Sport England funding: Rugby league and swimming get largest grants
Sport England has awarded a further £27.1m of funding to seven sports including rugby league and swimming.
More than half of the latest tranche will be used to increase participation, with the rest for talent development.
Rugby league has been awarded £10.7m and swimming £10.5m, with badminton receiving £2.8m.
|Sport England's key investments|
|Rugby Football League: £10,750,000||Taekwondo: £999,704|
|Amateur Swimming Association: £10,560,000||Basketball England: £410,000|
|Badminton England: £2,800,000||British Weight Lifting: £373,800|
|Baseball Softball UK: £1,273,800||TOTAL - £27,167,304|
New Women's Super League
The funding allocated to rugby league includes £7m for participation, with plans in place to introduce more females to a sport in which 93% of regular players are male, by creating a Women's Super League.
The £3.75m allocated for talent will help the Rugby Football League to boost player development, and in particular for female and wheelchair players.
RFL chief executive Nigel Wood said: "We are working hard to reduce reliance on public investment and understand the need to create new funding streams if we are to truly maximise the opportunity of hosting the World Cup in 2021."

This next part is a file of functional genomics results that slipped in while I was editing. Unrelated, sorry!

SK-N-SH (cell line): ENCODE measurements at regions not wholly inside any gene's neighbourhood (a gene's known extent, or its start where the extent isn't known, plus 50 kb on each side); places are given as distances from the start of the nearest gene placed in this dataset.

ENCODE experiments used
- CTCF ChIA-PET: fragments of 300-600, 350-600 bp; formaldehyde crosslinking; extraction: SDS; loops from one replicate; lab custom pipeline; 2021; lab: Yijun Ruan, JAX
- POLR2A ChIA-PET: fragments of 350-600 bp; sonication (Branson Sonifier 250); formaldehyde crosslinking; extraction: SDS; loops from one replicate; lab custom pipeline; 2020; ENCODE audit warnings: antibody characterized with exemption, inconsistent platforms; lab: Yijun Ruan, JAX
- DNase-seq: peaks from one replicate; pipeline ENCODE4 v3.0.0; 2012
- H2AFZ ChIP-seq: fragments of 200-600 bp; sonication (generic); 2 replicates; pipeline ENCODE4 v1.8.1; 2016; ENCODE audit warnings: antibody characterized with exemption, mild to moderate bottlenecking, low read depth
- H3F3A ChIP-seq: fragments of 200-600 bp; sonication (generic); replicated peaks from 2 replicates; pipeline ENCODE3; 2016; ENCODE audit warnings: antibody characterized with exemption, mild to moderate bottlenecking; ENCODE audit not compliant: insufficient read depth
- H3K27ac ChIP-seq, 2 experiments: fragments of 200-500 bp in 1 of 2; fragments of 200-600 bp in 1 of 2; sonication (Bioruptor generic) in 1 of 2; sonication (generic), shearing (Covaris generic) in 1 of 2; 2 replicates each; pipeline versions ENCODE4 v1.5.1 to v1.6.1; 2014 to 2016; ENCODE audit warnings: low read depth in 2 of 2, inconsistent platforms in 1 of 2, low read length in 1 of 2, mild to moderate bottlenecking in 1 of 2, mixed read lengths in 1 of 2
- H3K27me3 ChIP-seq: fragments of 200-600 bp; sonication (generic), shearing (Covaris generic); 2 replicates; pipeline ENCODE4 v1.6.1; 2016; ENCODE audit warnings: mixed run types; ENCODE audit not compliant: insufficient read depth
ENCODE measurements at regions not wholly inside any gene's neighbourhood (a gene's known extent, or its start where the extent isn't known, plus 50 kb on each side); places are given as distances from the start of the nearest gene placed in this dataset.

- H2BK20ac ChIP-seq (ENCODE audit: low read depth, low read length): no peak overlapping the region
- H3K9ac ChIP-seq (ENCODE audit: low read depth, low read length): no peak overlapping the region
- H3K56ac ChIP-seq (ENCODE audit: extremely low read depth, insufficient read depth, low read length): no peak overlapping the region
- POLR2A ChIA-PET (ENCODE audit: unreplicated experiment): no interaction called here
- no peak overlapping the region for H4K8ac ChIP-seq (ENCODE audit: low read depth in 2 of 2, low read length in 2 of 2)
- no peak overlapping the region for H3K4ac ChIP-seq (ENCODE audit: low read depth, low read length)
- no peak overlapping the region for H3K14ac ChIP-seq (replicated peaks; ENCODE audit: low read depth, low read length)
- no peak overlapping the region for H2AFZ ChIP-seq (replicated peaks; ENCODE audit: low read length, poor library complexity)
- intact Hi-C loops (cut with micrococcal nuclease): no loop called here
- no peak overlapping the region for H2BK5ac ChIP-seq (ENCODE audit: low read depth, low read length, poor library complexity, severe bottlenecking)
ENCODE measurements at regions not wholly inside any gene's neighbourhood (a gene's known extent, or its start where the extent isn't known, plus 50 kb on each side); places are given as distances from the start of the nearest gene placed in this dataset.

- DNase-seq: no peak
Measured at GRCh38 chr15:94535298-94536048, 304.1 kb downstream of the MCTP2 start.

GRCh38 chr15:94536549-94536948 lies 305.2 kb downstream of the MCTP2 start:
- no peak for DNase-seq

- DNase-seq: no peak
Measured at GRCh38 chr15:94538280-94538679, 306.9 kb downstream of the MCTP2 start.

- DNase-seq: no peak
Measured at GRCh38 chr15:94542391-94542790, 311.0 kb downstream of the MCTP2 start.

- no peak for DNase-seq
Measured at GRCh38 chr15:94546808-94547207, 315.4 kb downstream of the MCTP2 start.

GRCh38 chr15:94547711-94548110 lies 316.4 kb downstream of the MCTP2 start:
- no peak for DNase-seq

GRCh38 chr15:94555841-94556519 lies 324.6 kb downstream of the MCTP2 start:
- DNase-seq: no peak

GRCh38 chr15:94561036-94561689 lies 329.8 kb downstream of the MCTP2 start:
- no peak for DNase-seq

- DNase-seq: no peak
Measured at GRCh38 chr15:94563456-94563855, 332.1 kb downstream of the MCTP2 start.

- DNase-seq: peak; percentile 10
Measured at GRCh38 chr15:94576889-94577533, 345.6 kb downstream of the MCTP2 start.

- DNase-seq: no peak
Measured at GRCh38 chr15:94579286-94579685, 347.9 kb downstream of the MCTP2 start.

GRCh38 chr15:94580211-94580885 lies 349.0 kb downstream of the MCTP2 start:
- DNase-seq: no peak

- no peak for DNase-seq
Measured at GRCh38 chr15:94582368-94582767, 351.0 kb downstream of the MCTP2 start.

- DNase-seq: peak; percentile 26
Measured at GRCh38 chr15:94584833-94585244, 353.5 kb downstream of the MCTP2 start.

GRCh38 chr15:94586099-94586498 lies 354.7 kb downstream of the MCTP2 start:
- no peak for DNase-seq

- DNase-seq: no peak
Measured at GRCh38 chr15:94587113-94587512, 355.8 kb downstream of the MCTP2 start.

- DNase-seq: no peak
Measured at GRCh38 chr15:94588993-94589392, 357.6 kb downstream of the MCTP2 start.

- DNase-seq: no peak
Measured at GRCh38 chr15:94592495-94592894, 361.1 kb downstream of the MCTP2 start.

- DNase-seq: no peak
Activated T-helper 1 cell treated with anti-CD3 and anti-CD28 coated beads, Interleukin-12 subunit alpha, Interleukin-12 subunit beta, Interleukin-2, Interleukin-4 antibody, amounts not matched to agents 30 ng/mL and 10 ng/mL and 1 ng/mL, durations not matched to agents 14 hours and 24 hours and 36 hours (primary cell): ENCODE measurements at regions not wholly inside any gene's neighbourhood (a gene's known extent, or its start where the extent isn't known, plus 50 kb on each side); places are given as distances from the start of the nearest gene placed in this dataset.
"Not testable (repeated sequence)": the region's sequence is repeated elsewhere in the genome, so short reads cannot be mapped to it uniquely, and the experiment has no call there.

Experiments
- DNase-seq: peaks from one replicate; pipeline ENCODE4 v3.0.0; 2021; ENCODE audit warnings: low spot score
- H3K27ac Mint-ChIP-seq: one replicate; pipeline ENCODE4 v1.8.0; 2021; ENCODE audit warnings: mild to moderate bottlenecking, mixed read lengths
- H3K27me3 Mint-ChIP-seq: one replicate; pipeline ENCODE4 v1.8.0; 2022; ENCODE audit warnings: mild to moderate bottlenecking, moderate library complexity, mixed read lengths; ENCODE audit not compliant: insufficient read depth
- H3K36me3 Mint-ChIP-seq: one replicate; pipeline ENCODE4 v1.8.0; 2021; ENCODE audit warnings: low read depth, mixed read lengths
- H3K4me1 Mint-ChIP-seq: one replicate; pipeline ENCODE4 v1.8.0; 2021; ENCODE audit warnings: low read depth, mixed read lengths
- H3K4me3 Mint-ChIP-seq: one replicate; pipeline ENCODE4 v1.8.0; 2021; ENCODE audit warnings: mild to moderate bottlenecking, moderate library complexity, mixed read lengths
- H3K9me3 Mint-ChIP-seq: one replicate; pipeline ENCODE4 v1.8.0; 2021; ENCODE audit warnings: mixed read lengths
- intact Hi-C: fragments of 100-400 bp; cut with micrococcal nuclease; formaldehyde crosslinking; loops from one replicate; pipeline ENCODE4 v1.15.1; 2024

Boost for badminton
In December 2016, Badminton England was awarded £7.25m to support regular players and this further £2.8m will support a programme for the next generation of elite players.
This comes despite a UK Sport decision to remove all its elite funding before the Tokyo 2020 Olympics and uphold that after an appeal.
Badminton England chief executive Adrian Christy said: "We have an exciting generation of young players and this investment will support their development."
How does the funding work?
Sport England has now allocated £216m over three waves for the 2017-2021 cycle, compared to the £493m given out for the period covering 2013-2017.
The shortfall reflects the new Sport England strategy published in May last year which states there will be less focus on the 'sporty' people and more money and resources spent on tackling the inactive demographic.
In light of this, there has been a shift in focus for the money awarded and some bodies may have asked for less money than they received four years ago.
This also means sport's traditional governing bodies are facing average cuts of a third in their Sport England grants, with the bigger, richer sports typically losing even more public subsidy.
Sport England, which receives about three quarters of its funding from the lottery with the rest coming from general taxation, will distribute £1bn over the next four years to mass participation sport, with about a third of that going directly to national governing bodies.
|UK Sport: Elite level funding - supports Olympic and Paralympic athletes to maximise their chance of medal success|
|Sport England: Grassroots funding - supports governing bodies to get more people active through sport and exercise|